Windows 8 is quite possibly the worst desktop operating system that Microsoft ever released. Since Windows 8 is going up against such all-time flop-a-doodles as Vista and Windows ME, that's saying something.
And it's not just me saying that. The marketplace agrees. Look at NetMarketShare's October 2014 operating system market share numbers. Windows 8 and 8.1 had a combined share of 16.8%. How bad is that? Bad enough to lag behind the long officially dead and buried Windows XP, even after it suffered an unexplainable drop of 6.7% in one month.
Two years into the Windows 8 debacle, what could Microsoft do? Rush out a replacement. And try to distance it from Windows 8 as much as possible by calling it Windows 10 rather than the sequentially logical Windows 9. But when you actually use it, what it feels like is Windows 8.2.
That is definitely not how Microsoft wants you to feel about it, though. Terry Myerson, Microsoft's executive vice president of the Operating Systems group, explained the rather inexplicable name this way: "Because we're not building an incremental product, the new name will be Windows 10." Sorry, Microsoft; "incremental" exactly describes this product.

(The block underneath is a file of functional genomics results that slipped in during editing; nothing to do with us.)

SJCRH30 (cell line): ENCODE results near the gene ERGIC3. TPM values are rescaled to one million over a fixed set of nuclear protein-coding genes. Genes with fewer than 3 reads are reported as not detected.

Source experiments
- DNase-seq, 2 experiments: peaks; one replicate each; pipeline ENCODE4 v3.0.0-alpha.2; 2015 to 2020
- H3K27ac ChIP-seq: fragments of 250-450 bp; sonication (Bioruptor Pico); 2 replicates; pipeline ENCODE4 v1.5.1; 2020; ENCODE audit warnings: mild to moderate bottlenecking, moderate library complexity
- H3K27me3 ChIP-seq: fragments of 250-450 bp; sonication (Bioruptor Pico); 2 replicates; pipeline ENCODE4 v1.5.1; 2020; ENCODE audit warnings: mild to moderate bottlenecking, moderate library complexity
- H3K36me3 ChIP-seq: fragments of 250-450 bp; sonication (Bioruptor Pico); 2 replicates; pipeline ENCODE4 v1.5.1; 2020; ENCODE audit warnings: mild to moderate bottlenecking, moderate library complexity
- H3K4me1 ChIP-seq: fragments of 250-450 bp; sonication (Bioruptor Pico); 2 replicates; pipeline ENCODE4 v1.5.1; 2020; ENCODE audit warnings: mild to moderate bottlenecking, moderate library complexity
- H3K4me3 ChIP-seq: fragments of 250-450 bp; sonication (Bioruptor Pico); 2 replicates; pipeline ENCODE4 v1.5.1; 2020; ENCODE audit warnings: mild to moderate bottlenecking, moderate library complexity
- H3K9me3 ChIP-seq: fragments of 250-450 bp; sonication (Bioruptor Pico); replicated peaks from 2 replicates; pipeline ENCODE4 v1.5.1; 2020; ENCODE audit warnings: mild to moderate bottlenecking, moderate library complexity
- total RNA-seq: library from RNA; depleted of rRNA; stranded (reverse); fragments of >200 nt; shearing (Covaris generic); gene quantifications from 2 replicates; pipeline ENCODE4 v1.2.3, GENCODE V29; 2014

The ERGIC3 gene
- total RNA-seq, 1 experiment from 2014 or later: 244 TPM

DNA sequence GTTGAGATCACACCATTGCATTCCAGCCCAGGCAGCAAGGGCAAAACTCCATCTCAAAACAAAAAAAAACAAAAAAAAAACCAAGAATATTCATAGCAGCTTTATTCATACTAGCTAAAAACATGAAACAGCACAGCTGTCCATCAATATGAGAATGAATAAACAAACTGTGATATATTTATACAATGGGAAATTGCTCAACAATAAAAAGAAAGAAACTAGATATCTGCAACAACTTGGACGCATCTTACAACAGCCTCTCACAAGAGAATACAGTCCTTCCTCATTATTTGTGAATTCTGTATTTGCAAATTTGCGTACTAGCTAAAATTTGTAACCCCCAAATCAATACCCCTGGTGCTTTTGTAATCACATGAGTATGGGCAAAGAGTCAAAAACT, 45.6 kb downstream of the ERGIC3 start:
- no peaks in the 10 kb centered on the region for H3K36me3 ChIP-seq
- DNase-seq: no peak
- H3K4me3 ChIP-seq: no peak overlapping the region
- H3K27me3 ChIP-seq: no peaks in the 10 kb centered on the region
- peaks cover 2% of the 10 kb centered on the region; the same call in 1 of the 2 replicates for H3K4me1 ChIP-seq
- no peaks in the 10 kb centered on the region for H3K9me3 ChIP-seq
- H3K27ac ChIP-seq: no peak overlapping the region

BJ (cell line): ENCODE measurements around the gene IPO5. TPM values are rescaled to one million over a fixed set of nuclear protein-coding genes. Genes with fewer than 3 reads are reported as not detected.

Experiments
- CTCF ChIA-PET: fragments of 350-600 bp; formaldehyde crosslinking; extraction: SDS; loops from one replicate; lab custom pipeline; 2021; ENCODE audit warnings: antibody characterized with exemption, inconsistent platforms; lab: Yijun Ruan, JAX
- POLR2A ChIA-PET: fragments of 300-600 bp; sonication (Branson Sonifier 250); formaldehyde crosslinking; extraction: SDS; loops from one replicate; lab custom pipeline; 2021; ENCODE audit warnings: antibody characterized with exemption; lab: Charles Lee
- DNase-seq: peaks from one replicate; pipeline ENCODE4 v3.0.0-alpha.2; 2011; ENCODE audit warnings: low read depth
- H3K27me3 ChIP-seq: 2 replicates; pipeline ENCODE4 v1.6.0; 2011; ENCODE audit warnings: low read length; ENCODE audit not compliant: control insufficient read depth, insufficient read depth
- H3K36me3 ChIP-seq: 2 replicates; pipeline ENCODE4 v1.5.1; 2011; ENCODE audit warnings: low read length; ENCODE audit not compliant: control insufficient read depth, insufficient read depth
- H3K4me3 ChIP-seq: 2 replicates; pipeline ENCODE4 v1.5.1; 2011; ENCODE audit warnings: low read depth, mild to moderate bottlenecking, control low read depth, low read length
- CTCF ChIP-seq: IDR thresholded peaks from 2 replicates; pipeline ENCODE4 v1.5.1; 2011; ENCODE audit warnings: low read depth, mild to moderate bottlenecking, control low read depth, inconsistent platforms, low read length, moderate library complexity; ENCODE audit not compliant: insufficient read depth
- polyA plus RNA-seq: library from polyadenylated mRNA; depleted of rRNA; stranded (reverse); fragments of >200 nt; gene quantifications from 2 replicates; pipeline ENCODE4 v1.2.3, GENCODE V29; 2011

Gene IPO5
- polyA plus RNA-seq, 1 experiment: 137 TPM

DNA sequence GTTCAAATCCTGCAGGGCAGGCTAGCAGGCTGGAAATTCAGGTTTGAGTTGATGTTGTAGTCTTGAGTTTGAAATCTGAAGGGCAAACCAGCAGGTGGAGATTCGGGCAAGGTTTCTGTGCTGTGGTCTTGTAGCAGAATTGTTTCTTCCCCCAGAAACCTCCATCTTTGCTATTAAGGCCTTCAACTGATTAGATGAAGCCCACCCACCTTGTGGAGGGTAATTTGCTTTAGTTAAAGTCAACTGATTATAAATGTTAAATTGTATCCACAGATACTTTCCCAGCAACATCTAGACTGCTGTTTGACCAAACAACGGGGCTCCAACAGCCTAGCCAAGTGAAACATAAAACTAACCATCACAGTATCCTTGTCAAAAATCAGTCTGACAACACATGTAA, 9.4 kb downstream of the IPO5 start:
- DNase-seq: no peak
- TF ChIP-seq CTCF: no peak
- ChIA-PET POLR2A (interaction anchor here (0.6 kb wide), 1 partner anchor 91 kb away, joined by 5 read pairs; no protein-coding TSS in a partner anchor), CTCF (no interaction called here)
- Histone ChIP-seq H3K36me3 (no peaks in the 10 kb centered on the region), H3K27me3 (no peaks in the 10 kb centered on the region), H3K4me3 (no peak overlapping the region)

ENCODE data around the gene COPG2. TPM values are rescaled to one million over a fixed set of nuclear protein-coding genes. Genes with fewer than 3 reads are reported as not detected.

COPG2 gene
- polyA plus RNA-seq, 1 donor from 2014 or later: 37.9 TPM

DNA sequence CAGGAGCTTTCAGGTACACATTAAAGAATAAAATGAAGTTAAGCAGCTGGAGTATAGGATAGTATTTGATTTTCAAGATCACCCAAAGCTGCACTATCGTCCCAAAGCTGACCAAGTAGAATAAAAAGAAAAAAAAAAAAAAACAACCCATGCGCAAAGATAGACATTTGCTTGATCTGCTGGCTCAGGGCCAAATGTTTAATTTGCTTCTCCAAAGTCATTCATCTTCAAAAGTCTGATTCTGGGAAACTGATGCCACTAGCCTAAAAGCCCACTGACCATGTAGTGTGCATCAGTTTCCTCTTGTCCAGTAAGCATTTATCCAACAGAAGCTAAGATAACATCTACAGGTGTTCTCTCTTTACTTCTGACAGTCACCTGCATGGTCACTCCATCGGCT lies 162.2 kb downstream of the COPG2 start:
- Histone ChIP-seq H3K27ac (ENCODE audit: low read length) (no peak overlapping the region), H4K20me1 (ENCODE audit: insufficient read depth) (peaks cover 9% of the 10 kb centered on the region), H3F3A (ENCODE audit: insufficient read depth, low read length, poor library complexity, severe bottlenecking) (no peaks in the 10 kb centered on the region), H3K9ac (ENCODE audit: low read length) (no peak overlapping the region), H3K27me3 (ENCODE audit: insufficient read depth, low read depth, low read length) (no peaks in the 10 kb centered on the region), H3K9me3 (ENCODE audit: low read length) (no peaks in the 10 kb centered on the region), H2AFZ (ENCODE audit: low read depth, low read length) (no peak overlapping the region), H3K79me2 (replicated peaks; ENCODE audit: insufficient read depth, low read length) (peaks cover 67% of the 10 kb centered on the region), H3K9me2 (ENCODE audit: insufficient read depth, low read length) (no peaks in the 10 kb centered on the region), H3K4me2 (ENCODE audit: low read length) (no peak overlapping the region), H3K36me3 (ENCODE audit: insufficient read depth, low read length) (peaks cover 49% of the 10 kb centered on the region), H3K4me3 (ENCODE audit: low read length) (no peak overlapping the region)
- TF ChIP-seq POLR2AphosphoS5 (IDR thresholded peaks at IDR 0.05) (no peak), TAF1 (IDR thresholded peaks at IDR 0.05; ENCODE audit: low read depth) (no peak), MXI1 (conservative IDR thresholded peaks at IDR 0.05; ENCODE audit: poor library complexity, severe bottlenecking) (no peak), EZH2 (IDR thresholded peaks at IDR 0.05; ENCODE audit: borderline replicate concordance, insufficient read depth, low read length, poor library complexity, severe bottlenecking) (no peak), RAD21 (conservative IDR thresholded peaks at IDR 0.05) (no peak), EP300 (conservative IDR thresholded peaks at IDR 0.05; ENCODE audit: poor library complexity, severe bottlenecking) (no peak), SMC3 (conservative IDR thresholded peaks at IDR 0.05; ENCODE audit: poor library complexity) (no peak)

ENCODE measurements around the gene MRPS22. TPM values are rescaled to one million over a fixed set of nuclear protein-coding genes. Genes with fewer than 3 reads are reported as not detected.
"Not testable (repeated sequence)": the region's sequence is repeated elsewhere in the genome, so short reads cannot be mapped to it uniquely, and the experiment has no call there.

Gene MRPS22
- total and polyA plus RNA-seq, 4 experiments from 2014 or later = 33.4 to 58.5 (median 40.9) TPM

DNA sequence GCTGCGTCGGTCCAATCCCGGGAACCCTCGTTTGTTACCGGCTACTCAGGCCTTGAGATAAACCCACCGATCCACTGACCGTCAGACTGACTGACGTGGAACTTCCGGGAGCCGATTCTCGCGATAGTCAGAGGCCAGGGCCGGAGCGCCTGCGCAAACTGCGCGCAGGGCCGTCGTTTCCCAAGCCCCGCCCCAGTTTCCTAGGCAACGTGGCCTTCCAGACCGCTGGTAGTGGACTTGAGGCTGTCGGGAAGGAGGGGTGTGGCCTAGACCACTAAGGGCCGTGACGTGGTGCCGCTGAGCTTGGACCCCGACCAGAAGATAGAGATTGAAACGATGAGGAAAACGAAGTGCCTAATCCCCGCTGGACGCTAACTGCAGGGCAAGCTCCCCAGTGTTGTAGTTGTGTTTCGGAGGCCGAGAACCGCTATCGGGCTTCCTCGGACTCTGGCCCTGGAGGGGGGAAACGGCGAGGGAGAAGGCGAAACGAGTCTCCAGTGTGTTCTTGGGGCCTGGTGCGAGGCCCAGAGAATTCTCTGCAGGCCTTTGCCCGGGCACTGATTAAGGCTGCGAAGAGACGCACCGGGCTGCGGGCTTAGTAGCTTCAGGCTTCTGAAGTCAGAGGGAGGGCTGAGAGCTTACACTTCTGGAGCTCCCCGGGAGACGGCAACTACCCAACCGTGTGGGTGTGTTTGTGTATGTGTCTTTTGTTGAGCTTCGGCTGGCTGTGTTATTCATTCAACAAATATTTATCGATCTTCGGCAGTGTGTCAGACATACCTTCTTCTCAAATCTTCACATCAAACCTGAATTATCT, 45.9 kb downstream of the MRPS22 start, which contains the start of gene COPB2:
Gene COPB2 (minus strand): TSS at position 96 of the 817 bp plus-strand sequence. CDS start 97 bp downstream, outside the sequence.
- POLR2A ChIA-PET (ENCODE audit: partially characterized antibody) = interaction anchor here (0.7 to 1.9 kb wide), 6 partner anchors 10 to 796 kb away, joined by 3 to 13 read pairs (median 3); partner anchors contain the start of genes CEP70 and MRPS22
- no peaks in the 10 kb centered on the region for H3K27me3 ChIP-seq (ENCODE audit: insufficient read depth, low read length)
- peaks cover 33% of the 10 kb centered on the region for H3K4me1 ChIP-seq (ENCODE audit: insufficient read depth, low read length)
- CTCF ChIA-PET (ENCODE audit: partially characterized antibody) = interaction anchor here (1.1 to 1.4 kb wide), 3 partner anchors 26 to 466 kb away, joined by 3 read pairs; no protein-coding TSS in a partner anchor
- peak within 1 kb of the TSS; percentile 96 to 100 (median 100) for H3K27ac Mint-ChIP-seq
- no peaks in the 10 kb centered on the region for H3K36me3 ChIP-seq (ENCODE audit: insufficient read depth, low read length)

Check Windows 10 out for yourself. You'll find that the biggest change is to the interface. And you'll never guess what it is.
It's the return of the Start Menu! Users have been asking for this ever since it disappeared in Windows 8. Microsoft seemed to coyly promise the return of the Start Menu in Windows 8.1, but for some reason that didn't happen. I guess this reversion to something that long had been standard in Windows had to wait for the so-revolutionary-it-had-to-skip-a-version-number Windows 10.
So you've got your Start Menu back, and what else? Honestly, other than that, I haven't see a lot new in the first two Windows 10 betas. The best "new" feature is virtual desktops. This is a renovated feature that enables you to use Virtual Desktop manager to work with four different virtual desktops. So, for example, you could keep work apps on one desktop, your social networks on another, and the games you really, really don't want your boss seeing you playing on yet another.
I think virtual desktops are very useful, but then that's because I've been using them for quite a long time. Apple introduced Spaces on Macs with Mac OS Leopard back in 2007, and Linux has had virtual desktops ever since KDE 1.0, rolled out in 1998. Come to think of it, I seem to recall virtual desktops on OS/2 Warp, circa 1996, and on the Amiga 1000 in, believe or not, 1985.
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